Story by Anjali Mcdaniel, Photo by Christian Banks 

Full days, sleepless nights and physical aches and pains fuse with students’ mental anxiety as the end of the year approaches. The last six weeks of school bring final exams, End-of-Course and AP testing, and extra stress for students to deal with. As the academic year comes to a close, students should find ways to manage their time and stress levels to keep the temptation of cheating at bay.

“I think students get so desperate to improve their grades that they are in such a deep hole, that they sacrifice their morals and are trying anything to get out of it,” Assistant Principal of Instruction Susan Elvis said.

Cheating is a problem that schools across the country have to deal with. Even though there are consequences to these actions, students continue to avoid the possibility of failure by engaging in unethical choices.

“[People decide to cheat] because everybody does stuff to pass,” freshman Lilly Bagbe said.

Students have different motives for cheating.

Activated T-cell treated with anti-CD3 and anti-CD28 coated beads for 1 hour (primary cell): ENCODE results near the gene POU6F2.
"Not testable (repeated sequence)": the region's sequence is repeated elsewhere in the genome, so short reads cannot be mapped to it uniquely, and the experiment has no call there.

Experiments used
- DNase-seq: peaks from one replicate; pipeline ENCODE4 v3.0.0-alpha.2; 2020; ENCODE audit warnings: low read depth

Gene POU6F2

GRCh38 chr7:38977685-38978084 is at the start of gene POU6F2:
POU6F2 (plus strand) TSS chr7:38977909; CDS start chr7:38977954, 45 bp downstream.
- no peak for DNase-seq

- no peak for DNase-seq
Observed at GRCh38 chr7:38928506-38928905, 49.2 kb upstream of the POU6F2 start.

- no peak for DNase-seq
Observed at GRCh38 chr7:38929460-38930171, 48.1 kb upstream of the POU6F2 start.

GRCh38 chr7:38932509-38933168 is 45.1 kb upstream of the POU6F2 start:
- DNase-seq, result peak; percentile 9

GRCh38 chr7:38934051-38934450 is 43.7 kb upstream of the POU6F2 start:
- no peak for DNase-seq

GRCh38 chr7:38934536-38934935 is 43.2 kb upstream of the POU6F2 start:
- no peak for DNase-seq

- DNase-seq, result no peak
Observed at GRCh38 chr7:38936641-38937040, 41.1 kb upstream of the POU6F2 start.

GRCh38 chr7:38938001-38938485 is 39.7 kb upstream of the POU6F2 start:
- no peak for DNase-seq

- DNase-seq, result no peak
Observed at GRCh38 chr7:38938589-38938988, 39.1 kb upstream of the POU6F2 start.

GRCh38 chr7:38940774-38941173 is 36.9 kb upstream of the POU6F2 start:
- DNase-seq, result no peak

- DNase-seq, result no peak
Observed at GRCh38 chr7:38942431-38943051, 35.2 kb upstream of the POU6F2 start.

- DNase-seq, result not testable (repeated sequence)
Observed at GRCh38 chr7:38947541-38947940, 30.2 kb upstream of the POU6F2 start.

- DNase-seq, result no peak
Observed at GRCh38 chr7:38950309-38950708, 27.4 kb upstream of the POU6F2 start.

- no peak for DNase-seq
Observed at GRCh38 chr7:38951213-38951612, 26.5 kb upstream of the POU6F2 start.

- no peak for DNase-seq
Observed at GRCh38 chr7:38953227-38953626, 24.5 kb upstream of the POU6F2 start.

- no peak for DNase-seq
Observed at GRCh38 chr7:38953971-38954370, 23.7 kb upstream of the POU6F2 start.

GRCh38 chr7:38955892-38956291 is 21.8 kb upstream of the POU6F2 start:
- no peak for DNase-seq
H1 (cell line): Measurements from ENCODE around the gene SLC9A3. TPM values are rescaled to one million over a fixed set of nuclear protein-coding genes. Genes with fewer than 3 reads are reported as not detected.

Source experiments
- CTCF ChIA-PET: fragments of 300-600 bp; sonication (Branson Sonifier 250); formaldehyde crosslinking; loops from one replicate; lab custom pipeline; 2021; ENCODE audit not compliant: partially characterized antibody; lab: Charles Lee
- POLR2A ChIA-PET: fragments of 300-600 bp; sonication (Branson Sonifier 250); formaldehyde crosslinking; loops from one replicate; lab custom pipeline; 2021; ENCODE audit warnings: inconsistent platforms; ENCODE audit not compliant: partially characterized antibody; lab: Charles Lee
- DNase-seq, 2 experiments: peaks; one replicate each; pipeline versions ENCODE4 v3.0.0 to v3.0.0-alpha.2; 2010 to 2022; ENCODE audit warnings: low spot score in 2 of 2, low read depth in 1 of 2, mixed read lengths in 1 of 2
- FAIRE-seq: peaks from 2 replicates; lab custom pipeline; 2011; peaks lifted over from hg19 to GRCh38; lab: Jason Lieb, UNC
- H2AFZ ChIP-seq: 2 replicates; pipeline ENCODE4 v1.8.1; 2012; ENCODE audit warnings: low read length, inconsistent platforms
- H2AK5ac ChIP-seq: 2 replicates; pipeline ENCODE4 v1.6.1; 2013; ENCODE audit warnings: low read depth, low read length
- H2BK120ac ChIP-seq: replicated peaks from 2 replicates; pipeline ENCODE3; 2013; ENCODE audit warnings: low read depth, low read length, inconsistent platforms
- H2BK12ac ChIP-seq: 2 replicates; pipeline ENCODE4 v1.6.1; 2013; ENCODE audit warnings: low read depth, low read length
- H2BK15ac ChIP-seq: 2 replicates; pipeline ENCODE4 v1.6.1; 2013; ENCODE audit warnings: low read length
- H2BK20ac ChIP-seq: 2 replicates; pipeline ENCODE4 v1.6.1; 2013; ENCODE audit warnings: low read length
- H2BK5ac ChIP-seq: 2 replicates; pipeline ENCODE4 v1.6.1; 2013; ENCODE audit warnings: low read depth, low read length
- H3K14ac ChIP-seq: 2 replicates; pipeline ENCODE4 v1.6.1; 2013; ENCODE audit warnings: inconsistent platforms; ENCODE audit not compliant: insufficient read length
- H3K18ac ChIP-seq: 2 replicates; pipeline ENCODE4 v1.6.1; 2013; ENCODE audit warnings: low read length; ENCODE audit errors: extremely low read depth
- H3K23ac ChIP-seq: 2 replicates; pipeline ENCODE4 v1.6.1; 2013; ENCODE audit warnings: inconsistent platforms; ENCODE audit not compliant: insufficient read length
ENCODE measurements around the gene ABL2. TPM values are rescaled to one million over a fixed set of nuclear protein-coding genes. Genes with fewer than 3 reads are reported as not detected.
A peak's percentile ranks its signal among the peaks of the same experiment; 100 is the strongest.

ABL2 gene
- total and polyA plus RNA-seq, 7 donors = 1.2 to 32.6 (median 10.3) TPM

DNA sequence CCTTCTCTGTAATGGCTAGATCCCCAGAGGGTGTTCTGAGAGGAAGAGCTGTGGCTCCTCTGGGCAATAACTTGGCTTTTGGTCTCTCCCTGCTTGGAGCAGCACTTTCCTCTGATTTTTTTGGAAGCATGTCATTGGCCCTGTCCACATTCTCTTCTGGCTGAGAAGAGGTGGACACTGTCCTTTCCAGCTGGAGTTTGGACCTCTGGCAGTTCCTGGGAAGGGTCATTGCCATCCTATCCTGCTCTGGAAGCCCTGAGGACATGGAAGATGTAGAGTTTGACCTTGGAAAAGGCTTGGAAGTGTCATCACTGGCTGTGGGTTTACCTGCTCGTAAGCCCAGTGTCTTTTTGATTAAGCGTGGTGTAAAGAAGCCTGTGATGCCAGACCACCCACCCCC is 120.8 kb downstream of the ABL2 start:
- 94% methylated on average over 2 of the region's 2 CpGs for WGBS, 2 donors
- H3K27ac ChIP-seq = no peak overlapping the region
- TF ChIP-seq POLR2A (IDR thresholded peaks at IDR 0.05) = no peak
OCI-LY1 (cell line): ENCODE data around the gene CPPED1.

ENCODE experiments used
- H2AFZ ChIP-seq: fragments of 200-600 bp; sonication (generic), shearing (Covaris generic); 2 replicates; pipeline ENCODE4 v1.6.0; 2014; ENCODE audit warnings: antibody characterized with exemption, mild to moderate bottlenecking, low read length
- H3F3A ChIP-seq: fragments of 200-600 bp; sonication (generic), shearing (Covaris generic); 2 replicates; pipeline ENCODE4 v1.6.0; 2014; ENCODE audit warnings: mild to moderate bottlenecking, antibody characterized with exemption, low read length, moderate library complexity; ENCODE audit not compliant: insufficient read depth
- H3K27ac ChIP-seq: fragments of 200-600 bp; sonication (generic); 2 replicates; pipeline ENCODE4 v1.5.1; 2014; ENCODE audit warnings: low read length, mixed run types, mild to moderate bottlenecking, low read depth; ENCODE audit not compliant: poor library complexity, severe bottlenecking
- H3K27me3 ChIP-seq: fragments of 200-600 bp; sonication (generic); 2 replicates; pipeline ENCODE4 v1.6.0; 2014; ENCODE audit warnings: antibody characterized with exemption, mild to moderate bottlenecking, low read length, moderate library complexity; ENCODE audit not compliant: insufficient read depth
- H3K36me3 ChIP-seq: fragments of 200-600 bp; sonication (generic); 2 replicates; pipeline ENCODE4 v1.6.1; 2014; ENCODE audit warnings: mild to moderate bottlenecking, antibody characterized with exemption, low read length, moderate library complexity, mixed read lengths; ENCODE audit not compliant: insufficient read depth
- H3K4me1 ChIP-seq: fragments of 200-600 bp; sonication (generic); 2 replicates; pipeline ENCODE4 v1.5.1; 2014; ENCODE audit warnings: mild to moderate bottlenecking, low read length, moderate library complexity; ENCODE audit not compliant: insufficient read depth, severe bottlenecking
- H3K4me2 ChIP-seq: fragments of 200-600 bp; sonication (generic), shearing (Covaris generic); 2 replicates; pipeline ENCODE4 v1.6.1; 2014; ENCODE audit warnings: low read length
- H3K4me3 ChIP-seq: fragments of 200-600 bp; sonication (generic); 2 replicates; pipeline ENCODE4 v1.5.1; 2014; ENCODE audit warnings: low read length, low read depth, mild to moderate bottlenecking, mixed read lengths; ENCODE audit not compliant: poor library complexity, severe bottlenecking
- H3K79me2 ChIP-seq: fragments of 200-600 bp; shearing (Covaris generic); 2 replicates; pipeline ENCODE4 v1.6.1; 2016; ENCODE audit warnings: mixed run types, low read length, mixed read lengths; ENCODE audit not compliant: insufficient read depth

“Having a lack of time, commitment, [or] just being lazy [causes some students to want to cheat],” senior Johnelle Weekley said.

Students don’t only cheat during the final months of the school year. Junior Rosa Naranjo says that a cheater is a cheater and students will continue cheating no matter the test or subject.

“A cheater is a cheater and students will cheat no matter what the test is on,” Rosa said.  

There are various consequences for cheating. Sophomore Emilie Beach says teachers should take control of the situations in their classrooms.

“If I was a teacher,” Emilie said, “I would say ‘don’t do that again’ and move them to a different seat across the room.”

Teachers handle cheating differently depending on the situation and attitude of the guilty student.

“There are no punishments for students unless they cheat on a test, but if you cheat on a test, it generally depends on the situation in terms of how [the student] respond to it. If they’re belligerent  then standard practice is they get a zero,” social studies teacher Karl Geliske said. “If they…feel bad for it [and] they understand what they’ve done, I’ll be a little bit more [lenient]. There still is a punishment. Their grade will still suffer, but it’s not as severe if they take responsibility for their actions.”

Students should be cautious and know that it is more ethical to do their own work. The consequences for cheating can be severe. These consequences range from receiving a zero on the assignment to the loss of senior privileges (including exam exemption).

“Cheating won’t help you in the future,” Rosa said. “It might help you now, but it’s wrong and you will get in trouble for it.”

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